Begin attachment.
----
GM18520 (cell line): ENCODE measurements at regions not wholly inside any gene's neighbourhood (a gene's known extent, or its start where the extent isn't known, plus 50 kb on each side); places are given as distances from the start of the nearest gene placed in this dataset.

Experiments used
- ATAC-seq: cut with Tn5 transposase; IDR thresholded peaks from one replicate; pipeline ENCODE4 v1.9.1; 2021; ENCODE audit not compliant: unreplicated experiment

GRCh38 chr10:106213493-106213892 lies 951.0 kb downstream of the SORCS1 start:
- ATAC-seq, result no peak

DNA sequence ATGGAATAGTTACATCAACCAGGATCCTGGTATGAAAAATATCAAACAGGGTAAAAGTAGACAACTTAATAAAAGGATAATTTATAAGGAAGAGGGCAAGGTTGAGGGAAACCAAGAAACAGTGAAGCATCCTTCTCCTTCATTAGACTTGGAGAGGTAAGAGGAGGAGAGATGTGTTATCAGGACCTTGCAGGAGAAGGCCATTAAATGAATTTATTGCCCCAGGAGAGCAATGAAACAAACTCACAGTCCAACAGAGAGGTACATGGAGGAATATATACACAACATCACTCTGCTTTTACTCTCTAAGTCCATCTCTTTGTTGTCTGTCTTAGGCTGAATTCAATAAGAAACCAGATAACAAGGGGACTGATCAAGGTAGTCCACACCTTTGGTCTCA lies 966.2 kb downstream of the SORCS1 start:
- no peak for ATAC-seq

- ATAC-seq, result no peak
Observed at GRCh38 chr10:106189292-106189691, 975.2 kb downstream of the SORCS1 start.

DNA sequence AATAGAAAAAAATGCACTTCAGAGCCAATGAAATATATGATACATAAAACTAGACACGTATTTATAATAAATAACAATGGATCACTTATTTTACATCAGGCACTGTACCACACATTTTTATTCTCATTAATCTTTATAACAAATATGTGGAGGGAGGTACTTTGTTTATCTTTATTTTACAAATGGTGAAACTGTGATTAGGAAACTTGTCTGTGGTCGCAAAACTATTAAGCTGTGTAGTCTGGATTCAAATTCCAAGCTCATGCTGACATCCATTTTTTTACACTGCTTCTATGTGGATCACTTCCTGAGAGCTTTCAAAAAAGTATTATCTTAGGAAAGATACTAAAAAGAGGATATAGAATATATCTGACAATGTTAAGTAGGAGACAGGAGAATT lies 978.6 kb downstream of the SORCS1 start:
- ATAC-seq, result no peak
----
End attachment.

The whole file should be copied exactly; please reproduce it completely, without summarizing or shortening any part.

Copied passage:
GM18520 (cell line): ENCODE measurements at regions not wholly inside any gene's neighbourhood (a gene's known extent, or its start where the extent isn't known, plus 50 kb on each side); places are given as distances from the start of the nearest gene placed in this dataset.

Experiments used
- ATAC-seq: cut with Tn5 transposase; IDR thresholded peaks from one replicate; pipeline ENCODE4 v1.9.1; 2021; ENCODE audit not compliant: unreplicated experiment

GRCh38 chr10:106213493-106213892 lies 951.0 kb downstream of the SORCS1 start:
- ATAC-seq, result no peak

DNA sequence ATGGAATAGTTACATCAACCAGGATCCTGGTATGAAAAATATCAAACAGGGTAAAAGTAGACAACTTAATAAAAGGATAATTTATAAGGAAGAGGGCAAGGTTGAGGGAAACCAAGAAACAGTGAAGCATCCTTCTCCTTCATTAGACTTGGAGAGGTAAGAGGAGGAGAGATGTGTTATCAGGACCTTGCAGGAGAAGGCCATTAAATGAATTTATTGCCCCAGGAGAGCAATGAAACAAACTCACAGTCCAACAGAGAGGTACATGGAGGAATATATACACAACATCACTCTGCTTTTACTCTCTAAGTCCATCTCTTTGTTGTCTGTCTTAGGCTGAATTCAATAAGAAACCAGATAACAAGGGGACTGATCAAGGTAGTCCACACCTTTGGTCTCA lies 966.2 kb downstream of the SORCS1 start:
- no peak for ATAC-seq

- ATAC-seq, result no peak
Observed at GRCh38 chr10:106189292-106189691, 975.2 kb downstream of the SORCS1 start.

DNA sequence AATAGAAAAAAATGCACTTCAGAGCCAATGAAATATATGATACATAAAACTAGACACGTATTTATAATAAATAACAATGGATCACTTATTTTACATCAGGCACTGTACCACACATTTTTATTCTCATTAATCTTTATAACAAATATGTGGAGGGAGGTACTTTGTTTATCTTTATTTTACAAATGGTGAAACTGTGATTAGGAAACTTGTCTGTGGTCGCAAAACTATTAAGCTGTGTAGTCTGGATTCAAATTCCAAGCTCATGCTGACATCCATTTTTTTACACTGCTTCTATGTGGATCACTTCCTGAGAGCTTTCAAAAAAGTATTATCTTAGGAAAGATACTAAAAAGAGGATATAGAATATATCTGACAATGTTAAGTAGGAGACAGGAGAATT lies 978.6 kb downstream of the SORCS1 start:
- ATAC-seq, result no peak